Sunday, January 25, 2015

Salmon of Knowledge art book project

I started on a new art book project, illustrating a handmade accordion book based on the celtic myth about the Salmon of Knowledge.  The story is short and perfect for several illustrations incorporating celtic designs.  This will be my first finished project that encompasses drawing, painting and bookbinding.

First I printed out a draft of the text, and used it to put together a mock up of the book using card stock.  This helped me decide on the subjects for the small illustrations, as well as the placement of the text blocks and illustrations on each page.  It is much better to figure this all out ahead of time.  In the end I found I would need eight pages, one for the title and seven more with text and illustration.  Two additional end pages would be needed to attach the book covers.

With accordion folds the front and back of the pages can be seen, so I developed eight small sketches for the text side of the book and one long sketch to span the entire back of all eight text pages.

I tested different combinations of colors and media on the illustrations to find the right look.  I worked with sepia, black, colored and metallic markers as well as a variety of watercolor pigments. The watercolors provide varied colors (fish at far right), while the metallic ink has a wonderful bright shine (fish at near right).  For this book I will be using a combination of both watercolors and metallic ink.

I decided to use 90 lb multi-media paper instead of watercolor paper for the book pages, since it will stand up to repeated folding better than watercolor paper.  To have a single long piece of paper for the text block, I would need a 35" long piece of paper.  I purchased a roll of Cason XL paper.  I cut a 5" strip from the roll and trimmed it to the desired 35" length.  Then I folded the long strip into 10 3.5" x 5" pages and pressed the accordion flat.  This was the first time I had used rolled paper and I didn't anticipate how resistant to being uncurled the paper would be.  Lesson learned: carefully uncurl the paper first!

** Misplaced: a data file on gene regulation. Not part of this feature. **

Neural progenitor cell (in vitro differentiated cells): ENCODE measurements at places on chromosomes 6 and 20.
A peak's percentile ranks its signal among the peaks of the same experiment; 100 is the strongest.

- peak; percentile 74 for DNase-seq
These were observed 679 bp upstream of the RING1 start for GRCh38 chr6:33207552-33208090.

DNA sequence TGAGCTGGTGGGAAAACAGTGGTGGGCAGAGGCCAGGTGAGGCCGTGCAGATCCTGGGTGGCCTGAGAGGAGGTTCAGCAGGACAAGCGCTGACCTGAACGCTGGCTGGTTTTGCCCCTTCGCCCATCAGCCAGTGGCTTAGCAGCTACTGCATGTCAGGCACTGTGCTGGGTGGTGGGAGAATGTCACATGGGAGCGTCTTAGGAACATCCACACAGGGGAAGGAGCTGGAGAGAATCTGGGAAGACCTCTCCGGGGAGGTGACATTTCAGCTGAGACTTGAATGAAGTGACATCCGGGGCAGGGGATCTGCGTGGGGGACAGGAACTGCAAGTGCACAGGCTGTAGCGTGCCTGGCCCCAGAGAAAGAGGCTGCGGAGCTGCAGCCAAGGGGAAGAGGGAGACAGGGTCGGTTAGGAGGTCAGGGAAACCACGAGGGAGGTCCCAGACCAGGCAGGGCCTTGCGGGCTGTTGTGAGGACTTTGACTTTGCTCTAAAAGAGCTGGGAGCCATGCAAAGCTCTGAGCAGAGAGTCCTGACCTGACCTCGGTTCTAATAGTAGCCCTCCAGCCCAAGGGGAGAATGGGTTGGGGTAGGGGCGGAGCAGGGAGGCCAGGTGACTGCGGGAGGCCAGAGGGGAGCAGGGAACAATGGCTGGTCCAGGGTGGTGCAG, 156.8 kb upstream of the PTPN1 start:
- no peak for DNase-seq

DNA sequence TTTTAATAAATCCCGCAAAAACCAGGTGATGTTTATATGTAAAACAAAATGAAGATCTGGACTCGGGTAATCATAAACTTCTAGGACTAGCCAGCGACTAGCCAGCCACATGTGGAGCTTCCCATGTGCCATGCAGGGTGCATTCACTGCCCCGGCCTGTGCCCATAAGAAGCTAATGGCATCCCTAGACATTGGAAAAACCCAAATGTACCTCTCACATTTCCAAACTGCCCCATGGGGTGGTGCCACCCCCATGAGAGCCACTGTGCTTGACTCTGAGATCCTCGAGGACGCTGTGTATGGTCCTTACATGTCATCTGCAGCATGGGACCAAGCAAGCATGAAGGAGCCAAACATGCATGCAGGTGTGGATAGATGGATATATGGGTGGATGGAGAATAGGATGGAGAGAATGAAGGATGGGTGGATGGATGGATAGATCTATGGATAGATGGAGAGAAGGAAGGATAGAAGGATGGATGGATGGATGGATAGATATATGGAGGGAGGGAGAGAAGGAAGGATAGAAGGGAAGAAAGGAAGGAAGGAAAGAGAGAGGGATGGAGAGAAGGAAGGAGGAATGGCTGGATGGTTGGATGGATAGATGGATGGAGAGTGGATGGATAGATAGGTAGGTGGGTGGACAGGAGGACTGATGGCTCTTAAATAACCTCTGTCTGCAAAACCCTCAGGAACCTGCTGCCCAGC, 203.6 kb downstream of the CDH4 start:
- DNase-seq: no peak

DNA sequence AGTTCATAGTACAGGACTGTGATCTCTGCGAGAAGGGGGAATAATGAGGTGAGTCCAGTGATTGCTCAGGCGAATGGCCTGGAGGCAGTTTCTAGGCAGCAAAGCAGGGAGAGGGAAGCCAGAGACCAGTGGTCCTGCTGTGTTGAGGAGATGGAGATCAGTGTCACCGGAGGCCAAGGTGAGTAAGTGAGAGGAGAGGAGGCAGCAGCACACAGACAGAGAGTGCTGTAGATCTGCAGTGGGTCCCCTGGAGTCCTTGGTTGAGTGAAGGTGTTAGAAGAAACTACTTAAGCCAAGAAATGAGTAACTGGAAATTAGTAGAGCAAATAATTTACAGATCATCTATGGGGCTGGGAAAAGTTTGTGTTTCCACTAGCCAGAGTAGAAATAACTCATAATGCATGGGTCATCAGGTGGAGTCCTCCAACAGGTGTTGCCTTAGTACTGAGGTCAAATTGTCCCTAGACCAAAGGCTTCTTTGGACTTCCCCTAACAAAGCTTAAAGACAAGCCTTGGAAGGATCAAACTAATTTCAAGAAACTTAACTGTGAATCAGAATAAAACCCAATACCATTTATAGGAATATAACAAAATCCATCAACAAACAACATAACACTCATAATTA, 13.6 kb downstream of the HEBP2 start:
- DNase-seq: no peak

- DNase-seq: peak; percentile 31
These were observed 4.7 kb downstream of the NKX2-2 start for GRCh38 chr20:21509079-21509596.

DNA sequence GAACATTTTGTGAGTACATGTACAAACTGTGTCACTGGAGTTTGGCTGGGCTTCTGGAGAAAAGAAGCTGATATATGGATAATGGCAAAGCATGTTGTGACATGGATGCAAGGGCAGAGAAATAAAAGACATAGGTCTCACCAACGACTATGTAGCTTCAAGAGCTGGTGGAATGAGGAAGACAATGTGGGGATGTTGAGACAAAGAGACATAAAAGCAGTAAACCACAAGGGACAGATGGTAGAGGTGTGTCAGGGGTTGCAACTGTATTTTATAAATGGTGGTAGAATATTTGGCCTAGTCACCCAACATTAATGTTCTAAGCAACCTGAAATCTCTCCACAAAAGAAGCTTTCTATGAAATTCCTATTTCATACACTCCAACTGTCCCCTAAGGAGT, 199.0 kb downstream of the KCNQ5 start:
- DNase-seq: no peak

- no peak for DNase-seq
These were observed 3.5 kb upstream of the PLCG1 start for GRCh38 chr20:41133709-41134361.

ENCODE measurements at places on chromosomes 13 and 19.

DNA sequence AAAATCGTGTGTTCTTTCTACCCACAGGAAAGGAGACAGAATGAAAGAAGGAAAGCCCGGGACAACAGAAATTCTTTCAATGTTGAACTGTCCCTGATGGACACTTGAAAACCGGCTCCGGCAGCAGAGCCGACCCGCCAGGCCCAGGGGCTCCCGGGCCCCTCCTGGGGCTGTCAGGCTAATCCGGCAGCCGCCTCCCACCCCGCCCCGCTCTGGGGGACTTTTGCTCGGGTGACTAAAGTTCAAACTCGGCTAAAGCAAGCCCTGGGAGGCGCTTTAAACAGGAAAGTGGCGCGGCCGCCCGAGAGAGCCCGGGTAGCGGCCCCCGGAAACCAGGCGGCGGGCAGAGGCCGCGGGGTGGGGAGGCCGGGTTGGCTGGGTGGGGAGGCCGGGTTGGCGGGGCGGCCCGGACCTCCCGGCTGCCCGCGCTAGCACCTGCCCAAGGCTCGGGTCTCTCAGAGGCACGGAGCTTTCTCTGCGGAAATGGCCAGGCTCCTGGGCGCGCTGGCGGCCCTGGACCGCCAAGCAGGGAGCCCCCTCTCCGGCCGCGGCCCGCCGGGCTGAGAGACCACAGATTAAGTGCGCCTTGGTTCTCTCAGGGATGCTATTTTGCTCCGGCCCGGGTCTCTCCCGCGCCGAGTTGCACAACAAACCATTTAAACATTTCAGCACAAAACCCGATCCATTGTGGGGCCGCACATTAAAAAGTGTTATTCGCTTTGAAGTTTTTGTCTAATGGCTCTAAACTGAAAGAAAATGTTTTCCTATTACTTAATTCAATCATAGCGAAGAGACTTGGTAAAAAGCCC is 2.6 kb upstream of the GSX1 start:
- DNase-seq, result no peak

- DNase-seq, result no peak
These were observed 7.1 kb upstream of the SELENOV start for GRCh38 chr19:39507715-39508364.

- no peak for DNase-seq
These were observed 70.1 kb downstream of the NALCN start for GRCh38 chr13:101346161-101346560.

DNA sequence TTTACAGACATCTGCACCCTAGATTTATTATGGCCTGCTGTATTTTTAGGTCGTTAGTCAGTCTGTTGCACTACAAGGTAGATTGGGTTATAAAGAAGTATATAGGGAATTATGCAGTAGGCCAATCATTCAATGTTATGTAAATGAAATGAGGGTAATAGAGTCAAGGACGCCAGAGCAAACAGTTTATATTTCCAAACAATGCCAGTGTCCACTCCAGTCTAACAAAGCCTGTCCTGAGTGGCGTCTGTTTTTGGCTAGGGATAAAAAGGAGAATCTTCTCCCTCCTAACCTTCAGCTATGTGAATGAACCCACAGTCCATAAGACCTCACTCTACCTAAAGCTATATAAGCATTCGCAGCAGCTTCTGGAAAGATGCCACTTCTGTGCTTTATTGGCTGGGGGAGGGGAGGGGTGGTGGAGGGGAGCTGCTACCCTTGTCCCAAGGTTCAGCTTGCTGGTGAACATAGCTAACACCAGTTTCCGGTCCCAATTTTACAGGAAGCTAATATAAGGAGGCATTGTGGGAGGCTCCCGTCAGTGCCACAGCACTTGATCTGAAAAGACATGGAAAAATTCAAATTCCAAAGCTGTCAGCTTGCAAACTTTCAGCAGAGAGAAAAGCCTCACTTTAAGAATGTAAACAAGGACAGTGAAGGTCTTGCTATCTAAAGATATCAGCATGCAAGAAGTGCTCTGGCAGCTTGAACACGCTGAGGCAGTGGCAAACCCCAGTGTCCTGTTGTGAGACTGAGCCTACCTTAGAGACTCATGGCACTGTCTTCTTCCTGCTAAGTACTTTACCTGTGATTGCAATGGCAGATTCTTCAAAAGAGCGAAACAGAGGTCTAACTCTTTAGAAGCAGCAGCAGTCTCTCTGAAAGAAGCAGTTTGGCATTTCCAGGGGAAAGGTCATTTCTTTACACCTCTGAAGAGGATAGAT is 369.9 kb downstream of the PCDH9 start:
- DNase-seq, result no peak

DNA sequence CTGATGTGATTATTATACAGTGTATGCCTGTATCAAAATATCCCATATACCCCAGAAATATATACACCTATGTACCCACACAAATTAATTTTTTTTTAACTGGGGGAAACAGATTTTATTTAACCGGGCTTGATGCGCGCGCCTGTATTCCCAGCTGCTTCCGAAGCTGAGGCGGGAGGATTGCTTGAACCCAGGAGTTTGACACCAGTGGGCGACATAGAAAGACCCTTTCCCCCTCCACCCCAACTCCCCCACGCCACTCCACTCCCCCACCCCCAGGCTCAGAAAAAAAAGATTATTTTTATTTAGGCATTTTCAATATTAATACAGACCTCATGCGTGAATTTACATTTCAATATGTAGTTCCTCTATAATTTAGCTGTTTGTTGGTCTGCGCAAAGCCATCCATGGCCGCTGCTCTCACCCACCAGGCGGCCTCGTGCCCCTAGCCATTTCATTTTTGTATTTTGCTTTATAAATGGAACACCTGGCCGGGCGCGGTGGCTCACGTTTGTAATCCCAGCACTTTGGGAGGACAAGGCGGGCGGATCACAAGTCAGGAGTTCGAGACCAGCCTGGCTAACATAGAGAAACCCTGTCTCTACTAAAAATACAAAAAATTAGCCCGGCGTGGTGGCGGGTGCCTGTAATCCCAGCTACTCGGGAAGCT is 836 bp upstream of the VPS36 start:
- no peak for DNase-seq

I transferred the illustrations to the paper, and then carefully inked and painted.  I worked on the small illustrations first, then on the large illustration that spans the reverse side of the paper.  My original plan was to print the text directly on the paper, but because of the odd paper size (5" by 35") my printer would not cooperate.  After fighting with it for several hours I decided to finish this book and work on the printer later.  For this book I printed the text on velum, cut it to size and glued each section of text to the pages.  The text block was now finished and ready for the covers to be attached.

I selected a decorative paper with a Japanese looking wave pattern called Yuzen Black Gold Waves for the book covers.   For the closure glued a black ribbon to the inside of the front cover, and I chose a gold colored button that I sewed to the outside.  The ribbon is long enough to wrap around the book once and then wrap around the button.

Except for not being able to print the text onto the paper, this book turned out well.  The multi-media paper worked fine for both ink and watercolors.  I like how the book covers turned out and how the final illustrations look.

I am especially happy with the large illustration that spans the back of the book's pages.

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